Introductory Tutorial for writing with LaTeX

Posted on February 26, 2013 in Software, Tutorials, Writing

LATEX is quite different from wysiwyg (what you see is what you get) approach which most modern word processors such ms Word or Corel WordPerfect follow. With these applications, authors specify the document layout interactively while typing text into the computer. Along the way they can see on the screen how the final work will look like when it is printed. When using LATEX it is normally not possible to see the final output while typing the text. But the final output can be previewed on the screen after processing the file with LATEX. Following is the method to create a LATEX document :

  1. Type in the text with necessary commands.
  2. Compile the text with LATEX engine.
  3. After successful compilation of the document output can be previewed on the screen

LaTex has two main section : 1) Preamle 2) Document.



The first command for every latex document must be the command :


The possible values of class of which one and only one may be given froim the following list:

article , book , report , letter

The [options] allows various modifications to be made to the formatting like selectting :

  • The font size :10pt , 11pt , 12 pt
  • The page format : onecolumn , twocolumn
  • The paper size : letterpaper , a4paper , …

The preamble is the portion between \documentclass and \begin{document}. This can contain package loading commands like :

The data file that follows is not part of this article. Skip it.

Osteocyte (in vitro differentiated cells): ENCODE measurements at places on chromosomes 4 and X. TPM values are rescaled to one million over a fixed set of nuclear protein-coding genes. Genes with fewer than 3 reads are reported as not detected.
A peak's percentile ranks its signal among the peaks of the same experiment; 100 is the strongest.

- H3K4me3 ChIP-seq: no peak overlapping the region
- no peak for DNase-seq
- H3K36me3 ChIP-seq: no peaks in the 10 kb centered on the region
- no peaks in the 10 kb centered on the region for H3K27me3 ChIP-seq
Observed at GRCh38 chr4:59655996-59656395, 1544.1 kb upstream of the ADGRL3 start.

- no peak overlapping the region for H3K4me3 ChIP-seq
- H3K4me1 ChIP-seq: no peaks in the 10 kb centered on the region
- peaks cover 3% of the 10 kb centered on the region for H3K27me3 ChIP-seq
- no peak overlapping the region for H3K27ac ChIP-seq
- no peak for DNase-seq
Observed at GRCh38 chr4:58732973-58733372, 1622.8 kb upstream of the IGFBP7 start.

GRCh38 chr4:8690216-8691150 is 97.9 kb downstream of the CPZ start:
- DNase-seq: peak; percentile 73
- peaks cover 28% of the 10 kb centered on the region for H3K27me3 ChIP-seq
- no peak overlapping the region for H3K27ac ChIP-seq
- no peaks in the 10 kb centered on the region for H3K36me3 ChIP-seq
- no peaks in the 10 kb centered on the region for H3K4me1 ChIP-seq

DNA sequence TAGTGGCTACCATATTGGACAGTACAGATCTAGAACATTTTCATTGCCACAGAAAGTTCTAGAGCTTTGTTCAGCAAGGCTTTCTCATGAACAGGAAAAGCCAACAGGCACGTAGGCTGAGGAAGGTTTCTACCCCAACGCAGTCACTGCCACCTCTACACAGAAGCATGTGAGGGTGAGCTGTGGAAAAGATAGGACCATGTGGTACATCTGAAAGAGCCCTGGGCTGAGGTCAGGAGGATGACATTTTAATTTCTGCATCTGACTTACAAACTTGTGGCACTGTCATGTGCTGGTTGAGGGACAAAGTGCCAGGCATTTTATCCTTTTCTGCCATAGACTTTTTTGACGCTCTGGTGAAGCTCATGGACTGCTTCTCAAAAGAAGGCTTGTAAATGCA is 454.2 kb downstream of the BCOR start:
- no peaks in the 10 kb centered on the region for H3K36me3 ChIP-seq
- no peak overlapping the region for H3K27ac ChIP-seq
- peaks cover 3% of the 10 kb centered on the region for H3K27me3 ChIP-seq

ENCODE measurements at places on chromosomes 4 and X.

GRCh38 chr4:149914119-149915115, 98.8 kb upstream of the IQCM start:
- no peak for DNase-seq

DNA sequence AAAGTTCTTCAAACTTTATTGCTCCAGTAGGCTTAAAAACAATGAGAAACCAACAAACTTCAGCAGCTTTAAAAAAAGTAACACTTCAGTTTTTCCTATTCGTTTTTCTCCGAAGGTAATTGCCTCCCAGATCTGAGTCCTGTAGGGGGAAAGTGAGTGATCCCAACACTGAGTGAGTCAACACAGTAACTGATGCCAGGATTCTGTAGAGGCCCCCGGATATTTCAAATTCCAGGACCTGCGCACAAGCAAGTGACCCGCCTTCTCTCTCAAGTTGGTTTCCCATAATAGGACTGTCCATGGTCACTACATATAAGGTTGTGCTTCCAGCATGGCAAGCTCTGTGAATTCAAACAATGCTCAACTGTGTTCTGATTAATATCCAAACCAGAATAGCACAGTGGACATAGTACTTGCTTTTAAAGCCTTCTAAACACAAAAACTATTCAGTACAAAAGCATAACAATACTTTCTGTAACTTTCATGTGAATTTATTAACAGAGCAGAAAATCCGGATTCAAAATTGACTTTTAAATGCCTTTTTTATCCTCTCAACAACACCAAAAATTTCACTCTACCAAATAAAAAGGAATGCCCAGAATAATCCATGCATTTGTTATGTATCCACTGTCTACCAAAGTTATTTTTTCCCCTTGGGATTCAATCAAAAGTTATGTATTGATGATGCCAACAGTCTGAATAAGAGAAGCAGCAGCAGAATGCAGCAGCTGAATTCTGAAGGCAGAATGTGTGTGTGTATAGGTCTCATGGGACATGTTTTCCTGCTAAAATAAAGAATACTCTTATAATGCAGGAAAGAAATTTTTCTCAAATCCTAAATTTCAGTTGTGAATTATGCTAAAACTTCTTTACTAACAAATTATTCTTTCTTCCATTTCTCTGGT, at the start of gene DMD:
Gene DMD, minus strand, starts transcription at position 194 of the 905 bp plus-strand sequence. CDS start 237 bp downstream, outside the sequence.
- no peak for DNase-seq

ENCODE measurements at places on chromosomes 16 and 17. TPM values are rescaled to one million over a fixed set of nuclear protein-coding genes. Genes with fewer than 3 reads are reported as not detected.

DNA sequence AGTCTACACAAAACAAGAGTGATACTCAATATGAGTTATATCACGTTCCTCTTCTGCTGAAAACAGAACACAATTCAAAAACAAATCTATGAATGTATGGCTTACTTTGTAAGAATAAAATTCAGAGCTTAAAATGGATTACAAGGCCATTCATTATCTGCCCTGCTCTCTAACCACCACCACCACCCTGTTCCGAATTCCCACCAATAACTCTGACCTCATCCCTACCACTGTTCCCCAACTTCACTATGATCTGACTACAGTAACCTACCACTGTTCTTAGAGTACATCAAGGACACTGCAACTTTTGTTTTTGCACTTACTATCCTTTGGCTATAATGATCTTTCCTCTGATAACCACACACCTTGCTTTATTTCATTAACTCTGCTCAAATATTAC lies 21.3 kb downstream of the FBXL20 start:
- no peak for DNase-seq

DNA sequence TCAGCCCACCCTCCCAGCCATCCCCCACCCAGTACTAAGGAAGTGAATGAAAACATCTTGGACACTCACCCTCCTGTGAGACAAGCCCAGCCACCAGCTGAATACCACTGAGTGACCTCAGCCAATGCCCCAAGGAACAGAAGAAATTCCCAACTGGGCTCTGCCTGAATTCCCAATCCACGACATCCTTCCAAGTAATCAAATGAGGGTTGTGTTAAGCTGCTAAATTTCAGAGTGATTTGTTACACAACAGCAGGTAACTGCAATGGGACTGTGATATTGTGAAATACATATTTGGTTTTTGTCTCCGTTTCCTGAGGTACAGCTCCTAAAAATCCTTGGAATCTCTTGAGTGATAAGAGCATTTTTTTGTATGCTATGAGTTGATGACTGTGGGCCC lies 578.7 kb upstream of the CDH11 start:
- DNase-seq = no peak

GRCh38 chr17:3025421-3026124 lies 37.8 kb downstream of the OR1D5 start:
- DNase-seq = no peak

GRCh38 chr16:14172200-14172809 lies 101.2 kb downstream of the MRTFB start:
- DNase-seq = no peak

The preamble can also contain the command \pagestyle{styleoption} for the header and the footer style. the styleoption can take a number of options including:

  • \pagestyle{plain} page number in the footer, no header
  • \pagestyle{headings} chapter heading in odd header, section heading in section, no footer
  • \pagestyle{yourown} for advanced users to define their own style !

An example of a Preamle !:



The document section of a Latex file is the section enclosed between \begin{document} and \end{document} . The document section has three parts: Frontmatter , Mainmatter, Backmatter

2.1 Frontmatter

The frontmatter of an article has the title of the article, its authors and affiliations as shown in the example below:

\title{The title of your article here....}
\author{I. Bouchrika \& A. Another \\ 
       University of ABC \\
      address here of your university \\ 
      Country, post code}

The \maketitle command will trigger the frontmatter of the document to be shown.
The frontmatter should also contain the abstract section using the command : \begin{abstract} and \end{abstract} as shown in the example below:

This is the text for my abstract .....

2.2 Mainmatter

This is core of the document where we usally begin for a case of book with \chapter , \section, \subsection, \subsubseciton ….

For an a simple article, we usually start with \section{Introduction}, \section{Related Work} ….\section{Conclusions}



text for the introduction here ....

\section{Related Work}
What other researchers have achieved ....

\section{Our Approach}
Your work here ....

\section{Experimental Results}
The results of your method ...

Conclusions and future work here ....

2.3 Backmatter

This portion of the article or book is for the references ( bibliography), indexes and appendices.

Leave a Reply

Your email address will not be published. Required fields are marked *